Zero Escape, put simply, is a visual novel series where things go wrong and weird pretty hard and pretty fast. It is also a series I fell in love with pretty hard and pretty fast; a grin sliding up my face when, upon stumbling into a room during one of the games, I found the cast’s broken, bloody bodies scattered like dolls. I still consider Zero Escape: Virtue’s Last Reward to be my favorite game. So, reviewing Zero Escape: Zero Time Dilemma was something I had been looking forward to for years — since about early 2013. In fact, I’d argue it is the only game I have been so excited to play in easily a decade (to the frustration of my co-workers).
So, let me get this out the way: Play this. If you are a visual novel fan, or someone who wants a fantastic narrative, go play 999 and Virtue’s Last Reward beforehand, then give this a go. It has puzzles, sure, but the narrative is where the series shines like a nuclear blast. It is a shame this game doesn’t do a good job at recapping previous events, but the rest of the games are very good in their own right. If you are familiar with the series already, you will at least enjoy Zero Time Dilemma, if not love it. If you need that thumbs up of approval while still staying blind of the experience, it is definitely there as well.
Although, naturally, I’m not allowed to end a review after two paragraphs, so I better leap into full review mode. Very very minor spoilers are ahead.
Zero Escape: Zero Time Dilemma (developed by Spike Chunsoft of Danganronpa fame, though not directed by the same person) is a visual novel with puzzle elements where you play as one of three people. Trapped in a facility, you are told you are to remain until six people die. Through various hijinks that occur, you may or may not kill others off. You may die yourself. Perhaps you’ll even unravel the mystery of the facility, who your captor is and what their objective is.
The game is set up in an unusual and interesting manner as you pick which protagonist you want to be, and then pick what fragment of history you wish to traverse. If this sounds like it could get confusing quickly, well, it sadly does become so as, on a singular time path, it can flit between the three protagonist groups. While they did try to rectify this via group choice and then picking the fragment you want to visit, this ends up swapping confusion for frustration as you navigate through multitudes of menus to pick what may as well be a random segment. However, considering each group will usually act somewhat independently of prior events, this confusion is okay.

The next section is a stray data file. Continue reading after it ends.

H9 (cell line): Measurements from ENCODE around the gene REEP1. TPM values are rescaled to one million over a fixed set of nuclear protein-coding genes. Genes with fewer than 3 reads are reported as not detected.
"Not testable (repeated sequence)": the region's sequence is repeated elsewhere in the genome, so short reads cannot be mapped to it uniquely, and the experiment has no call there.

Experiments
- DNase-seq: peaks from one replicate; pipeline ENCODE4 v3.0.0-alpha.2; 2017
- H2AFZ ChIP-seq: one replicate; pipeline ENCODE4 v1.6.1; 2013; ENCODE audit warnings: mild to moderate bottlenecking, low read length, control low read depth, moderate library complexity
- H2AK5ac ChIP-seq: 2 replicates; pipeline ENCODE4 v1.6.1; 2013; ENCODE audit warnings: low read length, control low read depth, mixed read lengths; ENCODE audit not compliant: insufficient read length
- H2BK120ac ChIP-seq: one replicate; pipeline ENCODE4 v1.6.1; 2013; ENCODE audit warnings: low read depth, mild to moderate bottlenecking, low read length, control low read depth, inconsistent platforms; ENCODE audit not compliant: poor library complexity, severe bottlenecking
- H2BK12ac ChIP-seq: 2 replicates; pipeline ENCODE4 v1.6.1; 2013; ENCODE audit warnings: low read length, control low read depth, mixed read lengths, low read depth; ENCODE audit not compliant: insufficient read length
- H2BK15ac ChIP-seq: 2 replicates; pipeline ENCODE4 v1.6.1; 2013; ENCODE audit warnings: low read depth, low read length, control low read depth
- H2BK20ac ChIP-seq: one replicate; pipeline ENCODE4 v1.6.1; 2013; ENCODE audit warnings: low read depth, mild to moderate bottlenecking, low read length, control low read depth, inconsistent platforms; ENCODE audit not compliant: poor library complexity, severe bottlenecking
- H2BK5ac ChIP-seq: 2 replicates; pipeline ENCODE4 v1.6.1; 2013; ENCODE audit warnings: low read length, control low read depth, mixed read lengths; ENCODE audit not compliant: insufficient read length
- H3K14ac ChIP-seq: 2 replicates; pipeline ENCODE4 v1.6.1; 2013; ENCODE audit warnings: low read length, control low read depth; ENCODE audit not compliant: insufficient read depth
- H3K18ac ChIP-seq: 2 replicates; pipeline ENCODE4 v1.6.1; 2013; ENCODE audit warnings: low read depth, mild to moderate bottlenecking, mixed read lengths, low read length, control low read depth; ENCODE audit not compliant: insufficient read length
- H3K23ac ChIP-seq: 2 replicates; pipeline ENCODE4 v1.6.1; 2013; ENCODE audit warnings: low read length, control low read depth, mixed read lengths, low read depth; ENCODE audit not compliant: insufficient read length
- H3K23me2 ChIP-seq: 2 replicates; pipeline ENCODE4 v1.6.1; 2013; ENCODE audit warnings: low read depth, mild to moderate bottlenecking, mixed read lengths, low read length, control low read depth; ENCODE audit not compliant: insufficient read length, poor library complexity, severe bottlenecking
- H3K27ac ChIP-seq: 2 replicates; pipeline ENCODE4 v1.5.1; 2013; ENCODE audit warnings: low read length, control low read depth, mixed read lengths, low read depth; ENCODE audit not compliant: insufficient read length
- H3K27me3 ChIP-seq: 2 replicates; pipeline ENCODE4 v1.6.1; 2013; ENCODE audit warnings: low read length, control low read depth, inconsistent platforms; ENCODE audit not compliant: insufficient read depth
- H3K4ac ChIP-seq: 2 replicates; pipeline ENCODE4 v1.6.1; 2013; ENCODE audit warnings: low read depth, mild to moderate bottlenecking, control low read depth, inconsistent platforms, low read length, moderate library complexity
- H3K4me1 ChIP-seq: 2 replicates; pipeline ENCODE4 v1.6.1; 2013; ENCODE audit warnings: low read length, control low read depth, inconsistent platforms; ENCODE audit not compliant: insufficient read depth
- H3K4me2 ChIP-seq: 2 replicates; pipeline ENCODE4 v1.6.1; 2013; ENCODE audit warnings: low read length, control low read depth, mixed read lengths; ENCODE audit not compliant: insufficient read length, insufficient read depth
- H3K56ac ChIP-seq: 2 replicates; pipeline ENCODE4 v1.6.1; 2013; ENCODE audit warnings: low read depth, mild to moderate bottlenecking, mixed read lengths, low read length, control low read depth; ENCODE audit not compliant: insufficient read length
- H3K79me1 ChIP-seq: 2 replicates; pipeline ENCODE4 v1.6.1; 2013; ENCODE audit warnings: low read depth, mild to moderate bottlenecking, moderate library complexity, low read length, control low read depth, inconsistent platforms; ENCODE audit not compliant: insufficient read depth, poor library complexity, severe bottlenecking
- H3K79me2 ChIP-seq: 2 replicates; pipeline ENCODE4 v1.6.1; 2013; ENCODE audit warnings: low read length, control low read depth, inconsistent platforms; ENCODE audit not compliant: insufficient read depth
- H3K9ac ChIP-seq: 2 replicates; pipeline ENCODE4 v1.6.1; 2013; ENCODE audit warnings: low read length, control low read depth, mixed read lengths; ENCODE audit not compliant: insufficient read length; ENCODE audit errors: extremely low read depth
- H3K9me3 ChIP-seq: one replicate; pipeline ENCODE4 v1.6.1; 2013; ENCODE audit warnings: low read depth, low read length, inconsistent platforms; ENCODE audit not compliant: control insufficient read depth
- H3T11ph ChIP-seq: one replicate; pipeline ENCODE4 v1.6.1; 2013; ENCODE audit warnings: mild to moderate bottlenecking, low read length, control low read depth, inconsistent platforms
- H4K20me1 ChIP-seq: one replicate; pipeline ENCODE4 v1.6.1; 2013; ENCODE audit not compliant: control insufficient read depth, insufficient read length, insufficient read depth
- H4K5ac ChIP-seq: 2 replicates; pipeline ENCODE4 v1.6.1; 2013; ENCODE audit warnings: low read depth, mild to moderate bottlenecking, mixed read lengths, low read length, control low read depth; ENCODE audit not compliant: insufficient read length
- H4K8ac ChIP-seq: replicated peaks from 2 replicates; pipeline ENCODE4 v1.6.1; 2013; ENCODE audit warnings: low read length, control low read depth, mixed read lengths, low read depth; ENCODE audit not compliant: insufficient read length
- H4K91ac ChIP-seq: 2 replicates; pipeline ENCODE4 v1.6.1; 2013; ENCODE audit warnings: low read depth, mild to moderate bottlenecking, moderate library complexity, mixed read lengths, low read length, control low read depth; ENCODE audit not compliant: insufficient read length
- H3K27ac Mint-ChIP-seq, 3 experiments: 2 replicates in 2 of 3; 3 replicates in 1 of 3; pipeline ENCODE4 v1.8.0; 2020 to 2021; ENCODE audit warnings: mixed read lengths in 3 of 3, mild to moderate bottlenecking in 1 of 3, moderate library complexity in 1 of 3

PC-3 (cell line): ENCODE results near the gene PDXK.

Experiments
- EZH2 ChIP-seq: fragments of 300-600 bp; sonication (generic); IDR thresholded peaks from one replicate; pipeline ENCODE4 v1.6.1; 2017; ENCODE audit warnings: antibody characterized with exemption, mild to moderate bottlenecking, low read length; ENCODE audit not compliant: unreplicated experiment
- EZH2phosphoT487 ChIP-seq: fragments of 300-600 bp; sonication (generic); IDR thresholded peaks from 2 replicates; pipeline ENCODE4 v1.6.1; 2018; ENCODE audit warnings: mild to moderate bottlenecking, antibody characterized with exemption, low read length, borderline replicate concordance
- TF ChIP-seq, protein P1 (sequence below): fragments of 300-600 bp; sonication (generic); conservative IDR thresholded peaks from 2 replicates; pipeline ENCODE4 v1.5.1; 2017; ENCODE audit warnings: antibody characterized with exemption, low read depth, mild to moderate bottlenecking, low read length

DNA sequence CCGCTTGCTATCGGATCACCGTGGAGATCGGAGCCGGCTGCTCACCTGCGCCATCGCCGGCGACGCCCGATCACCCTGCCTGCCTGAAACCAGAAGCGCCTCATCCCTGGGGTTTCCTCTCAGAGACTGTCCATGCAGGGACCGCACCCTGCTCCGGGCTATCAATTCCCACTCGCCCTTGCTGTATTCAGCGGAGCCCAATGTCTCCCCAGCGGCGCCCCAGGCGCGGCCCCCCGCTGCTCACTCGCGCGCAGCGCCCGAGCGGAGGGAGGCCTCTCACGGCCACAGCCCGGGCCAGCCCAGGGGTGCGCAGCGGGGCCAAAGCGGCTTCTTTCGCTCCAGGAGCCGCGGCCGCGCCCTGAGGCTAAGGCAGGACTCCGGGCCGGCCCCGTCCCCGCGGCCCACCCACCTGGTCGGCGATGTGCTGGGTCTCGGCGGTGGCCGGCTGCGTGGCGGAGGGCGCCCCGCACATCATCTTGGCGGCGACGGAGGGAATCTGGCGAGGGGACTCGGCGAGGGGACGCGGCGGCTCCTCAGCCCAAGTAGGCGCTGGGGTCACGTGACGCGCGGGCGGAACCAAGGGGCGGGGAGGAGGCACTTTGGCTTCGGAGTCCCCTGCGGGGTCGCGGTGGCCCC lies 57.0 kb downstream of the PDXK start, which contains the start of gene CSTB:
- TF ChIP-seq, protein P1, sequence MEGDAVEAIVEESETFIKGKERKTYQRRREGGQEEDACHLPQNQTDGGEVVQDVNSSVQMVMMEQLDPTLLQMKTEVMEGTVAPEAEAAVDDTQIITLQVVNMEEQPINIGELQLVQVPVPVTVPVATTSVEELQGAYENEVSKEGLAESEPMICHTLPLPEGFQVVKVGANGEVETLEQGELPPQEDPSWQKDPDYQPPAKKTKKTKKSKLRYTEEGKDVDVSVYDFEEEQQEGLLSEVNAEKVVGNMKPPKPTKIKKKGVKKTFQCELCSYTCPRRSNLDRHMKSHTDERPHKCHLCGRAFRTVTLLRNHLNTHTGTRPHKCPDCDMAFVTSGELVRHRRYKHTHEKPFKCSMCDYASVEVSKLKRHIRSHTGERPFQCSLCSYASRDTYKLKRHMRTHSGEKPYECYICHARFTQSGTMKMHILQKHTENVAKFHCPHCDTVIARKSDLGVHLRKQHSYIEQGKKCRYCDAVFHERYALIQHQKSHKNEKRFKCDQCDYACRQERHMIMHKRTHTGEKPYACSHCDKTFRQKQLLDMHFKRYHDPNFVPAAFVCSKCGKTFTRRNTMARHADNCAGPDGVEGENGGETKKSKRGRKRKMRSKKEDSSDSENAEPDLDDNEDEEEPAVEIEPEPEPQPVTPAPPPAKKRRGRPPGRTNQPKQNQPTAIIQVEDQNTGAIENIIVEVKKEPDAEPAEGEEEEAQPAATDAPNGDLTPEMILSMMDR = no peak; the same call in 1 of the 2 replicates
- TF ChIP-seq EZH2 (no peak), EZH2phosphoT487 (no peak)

Each of these groups can be broken down to each of the three games in terms of theme. While there are cross-overs and independent talks, Team C is an examination of Akane and Junpei post-999, Team D looks into who Phi and Sigma are pre/post-Virtue’s Last Reward (time is weird), and Team Q is the present day look at Eric and Mira. This does mean each group is not as impactful if you haven’t played the corresponding game, although fortunately not in the dark as you play as fresh new faces, with their own dark, bleak pasts. The allocation of the teams in this style ends up allowing Zero Time Dilemma to expertly address most of the hanging plot threads their intended titles left dangling previously while providing something new to the audience.
Fortunately, on top of addressing the various unknown parts of prior games, Zero Time Dilemma is punchy. Each of the fragments (35 fragments, although a few are repeats of other teams’) provide some form of twist, revelation or something else significant. I’d provide early-game examples, but, well, I said only minor spoilers. Just know it does the twist more times than Chubby Checker has done.